PIERRE, S.D. (KELO) — State judges now have direction from the South Dakota Supreme Court for admitting as evidence a photo or video taken without a camera operator present.
The Supreme Court, in a unanimous decision that was publicly released Thursday, upheld the decision by Circuit Judge Natalie Damgaard to admit the DVD recording of a December 2017 incident at the Minnehaha County Jail, where an inmate spat blood and saliva on a sergeant.
At trial, the inmate’s attorney challenged the admission of the recording that was made by an automated camera. After the inmate’s conviction, his attorney filed an appeal, arguing that the recording was inadmissible because a human operator wasn’t available to testify to its accuracy.
Justice Janine Kern wrote the court’s opinion.
“With the increasing number of automated and motion sensor cameras being used at homes and businesses, we take this opportunity to address the foundational requirements for admitting photographs and videos not recorded by a human operator,” Justice Kern stated.
“In many instances, a person cannot authenticate that an automatically recorded video fairly and accurately depicts the relevant interaction that the video recorded because the video was recorded without a human operator witnessing the event,” she continued. “However, a person’s inability to testify regarding what is depicted does not mean that the video is inaccurate—instead, it means that technology has changed to the degree that we must consider a different method through which automatically recorded video and photographs can be authenticated.”
The South Dakota justices chose to follow the “flexible, fact-based” path taken in New Hampshire and Hawaii courts rather than “a formulaic, factor-based approach to authentication” used in some other jurisdictions.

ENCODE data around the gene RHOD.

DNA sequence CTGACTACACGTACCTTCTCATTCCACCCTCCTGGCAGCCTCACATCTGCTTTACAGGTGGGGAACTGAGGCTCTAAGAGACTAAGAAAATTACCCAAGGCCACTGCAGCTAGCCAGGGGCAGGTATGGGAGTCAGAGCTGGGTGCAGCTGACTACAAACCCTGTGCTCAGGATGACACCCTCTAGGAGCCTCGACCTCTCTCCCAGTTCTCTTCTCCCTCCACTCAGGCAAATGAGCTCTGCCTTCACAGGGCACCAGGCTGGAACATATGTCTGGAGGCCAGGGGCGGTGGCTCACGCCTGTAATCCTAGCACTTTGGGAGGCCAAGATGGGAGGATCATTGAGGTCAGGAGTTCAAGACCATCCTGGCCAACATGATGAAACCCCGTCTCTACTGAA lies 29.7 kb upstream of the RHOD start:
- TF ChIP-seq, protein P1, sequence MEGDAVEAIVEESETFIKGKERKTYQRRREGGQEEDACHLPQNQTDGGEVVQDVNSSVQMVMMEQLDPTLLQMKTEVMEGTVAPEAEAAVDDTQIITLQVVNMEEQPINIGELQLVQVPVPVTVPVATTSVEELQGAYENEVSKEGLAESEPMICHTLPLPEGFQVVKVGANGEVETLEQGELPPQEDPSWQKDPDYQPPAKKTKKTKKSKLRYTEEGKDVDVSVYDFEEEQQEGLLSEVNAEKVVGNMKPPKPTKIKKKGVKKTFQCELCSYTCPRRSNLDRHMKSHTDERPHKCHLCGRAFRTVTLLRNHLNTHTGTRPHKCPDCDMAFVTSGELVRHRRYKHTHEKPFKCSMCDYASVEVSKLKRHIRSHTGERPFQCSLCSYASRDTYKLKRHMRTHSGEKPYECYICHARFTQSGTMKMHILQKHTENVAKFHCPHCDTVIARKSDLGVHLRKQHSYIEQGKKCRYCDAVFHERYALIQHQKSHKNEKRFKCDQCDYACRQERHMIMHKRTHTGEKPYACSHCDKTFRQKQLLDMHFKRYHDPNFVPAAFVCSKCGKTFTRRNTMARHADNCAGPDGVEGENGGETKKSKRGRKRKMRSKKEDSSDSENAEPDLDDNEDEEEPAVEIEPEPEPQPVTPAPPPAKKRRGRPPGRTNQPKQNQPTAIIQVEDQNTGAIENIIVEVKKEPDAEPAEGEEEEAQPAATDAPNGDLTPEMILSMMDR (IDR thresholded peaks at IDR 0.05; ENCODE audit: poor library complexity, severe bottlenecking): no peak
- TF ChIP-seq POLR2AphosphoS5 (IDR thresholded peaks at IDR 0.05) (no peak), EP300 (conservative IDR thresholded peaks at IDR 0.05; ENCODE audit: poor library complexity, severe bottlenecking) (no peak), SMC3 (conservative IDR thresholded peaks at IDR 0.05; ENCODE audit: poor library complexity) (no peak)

“Many recording devices do not require an operator to take photographs or video footage. If we were to require authentication testimony that the footage or photograph fairly and accurately reflects the events depicted, it would often be difficult to introduce otherwise reliable photographs and video footage obtained from unmanned cameras,” Justice Kern wrote. “Because excluding reliable, relevant evidence does not further the interests of justice… we adopt the flexible, fact-based approach to the silent witness theory of authentication.”
If a judge admits a video or photograph, she said, attorneys can use cross-examination in an attempt to affect the weight of the evidence but not the admissibility.
“The flexible, fact-based rule we adopt today permits the party offering the evidence, and the party against whom it is offered, a fair opportunity to address with the circuit court whether sufficient foundational evidence has been presented to authenticate a particular photograph or video,” Kern wrote.